Colo homeland security a model |

Colo homeland security a model

Ed Sealover
Rocky Mountain News
Vail, CO Colorado

Colorado’s homeland security system, criticized as disorganized and ineffective as recently as February, is now a model for other states to copy, federal officials said today.

Department of Homeland Security and Federal Emergency Management Agency leaders spoke at a morning summit hosted by Gov. Bill Ritter and Democratic Congressman Ed Perlmutter and Mark Udall. Udall of Eldorado Springs had called for the meeting to see what progress can be made on the spending of federal grants locally.

Federal and state audits in 2005 criticized the Colorado program for its spending priorities and lack of organizational structure, and a 2008 audit said the state had ineffective controls for managing grants. After that last report, Ritter reorganized the office of homeland security and appointed Gen. Mason Whitney to run it.

Over the past five months, Whitney met with public-safety officials across the state to redefine Colorado’s homeland-security strategy. He also worked to get the grant program under control.

Beth Marks, a program analyst for the homeland-security grants program, said today that there has been a “huge, positive change” in the way grants are administered in Colorado.

Garry Briese, the regional administrator for DHS and FEMA, said he was “very impressed” by Ritter’s response, which has led to a stronger cooperation between federal and state agencies.

“If there’s a model for getting an audit and improving on that audit, I think Colorado’s it,” Briese said.

A string of sheriffs, fire chiefs and emergency medical services personnel said, however, that there are still things to improve.

Tops among them is a federal rule that caps local spending on administering homeland-security programs at 3 percent of the total grant. Local communities that are required now to oversee spending won’t sacrifice response times or other safety goals to put their own funds toward program administration, Arapahoe County Sheriff Grayson Robinson said.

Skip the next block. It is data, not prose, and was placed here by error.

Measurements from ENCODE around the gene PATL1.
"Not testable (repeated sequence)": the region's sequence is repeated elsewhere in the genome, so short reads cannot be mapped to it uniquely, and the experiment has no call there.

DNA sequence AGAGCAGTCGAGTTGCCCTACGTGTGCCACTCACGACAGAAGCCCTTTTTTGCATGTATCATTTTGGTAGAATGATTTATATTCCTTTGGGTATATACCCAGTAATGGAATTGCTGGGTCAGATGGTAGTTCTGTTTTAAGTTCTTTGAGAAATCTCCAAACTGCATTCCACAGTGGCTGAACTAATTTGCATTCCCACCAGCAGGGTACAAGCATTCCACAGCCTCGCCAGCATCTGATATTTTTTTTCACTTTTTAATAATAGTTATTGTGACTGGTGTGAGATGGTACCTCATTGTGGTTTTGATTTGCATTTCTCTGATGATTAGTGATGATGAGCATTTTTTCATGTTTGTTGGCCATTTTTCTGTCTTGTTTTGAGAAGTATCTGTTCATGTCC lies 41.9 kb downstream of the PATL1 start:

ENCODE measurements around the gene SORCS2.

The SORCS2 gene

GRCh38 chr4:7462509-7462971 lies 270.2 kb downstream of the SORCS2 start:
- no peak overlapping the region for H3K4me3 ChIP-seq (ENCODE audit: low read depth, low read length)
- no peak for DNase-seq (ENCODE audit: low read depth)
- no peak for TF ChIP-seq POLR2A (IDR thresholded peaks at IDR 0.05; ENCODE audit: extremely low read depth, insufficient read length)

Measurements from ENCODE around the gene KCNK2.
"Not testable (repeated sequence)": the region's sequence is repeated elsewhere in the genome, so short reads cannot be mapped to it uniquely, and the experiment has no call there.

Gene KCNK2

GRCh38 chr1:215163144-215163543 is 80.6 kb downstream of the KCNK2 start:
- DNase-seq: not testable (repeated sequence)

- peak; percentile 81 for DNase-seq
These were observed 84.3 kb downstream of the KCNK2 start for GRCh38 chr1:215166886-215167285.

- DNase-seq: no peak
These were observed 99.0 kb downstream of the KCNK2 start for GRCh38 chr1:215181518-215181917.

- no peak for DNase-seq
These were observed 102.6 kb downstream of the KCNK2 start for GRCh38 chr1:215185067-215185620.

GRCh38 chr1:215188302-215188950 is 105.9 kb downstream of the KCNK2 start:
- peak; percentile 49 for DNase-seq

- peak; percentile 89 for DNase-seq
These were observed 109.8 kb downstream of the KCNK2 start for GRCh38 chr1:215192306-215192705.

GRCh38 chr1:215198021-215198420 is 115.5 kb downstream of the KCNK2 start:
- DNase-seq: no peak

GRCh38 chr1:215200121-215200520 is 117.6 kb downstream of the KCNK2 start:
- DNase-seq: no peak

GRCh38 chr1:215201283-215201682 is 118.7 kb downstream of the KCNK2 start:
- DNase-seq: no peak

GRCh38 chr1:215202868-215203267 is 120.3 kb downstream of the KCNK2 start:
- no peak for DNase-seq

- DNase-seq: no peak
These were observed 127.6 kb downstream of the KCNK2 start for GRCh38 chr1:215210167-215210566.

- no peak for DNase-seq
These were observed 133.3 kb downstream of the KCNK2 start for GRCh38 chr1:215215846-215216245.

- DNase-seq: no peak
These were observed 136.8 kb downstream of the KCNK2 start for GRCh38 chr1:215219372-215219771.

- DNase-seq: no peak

Also, while nine regional planning organizations are coordinating homeland security within their areas throughout the state, there is little effort for the state to coordinate those regional groups, said Gary Severson, executive director of the 10-county Northwest Colorado Council of Governments. So, if a terrorist group attacked Denver and sent residents fleeing to less-populated areas, those areas would not be ready for the influx of evacuees, he said.

Udall commented that the message he took away from the meeting was that grants and planning should be under local control.

Perlmutter, a House Committee on Homeland Security member, said he will take concerns about the administrative funding limits backs to Washington.

The Wheat Ridge congressman noted that homeland security coordination will be tested during August’s Democratic National Convention. But he is very pleased with the progress he has seen so far from the state, he said.

“The strides have been taken by our state,” Perlmutter said. “I’m very pleased to go back to Congress to report that they are significant steps.”

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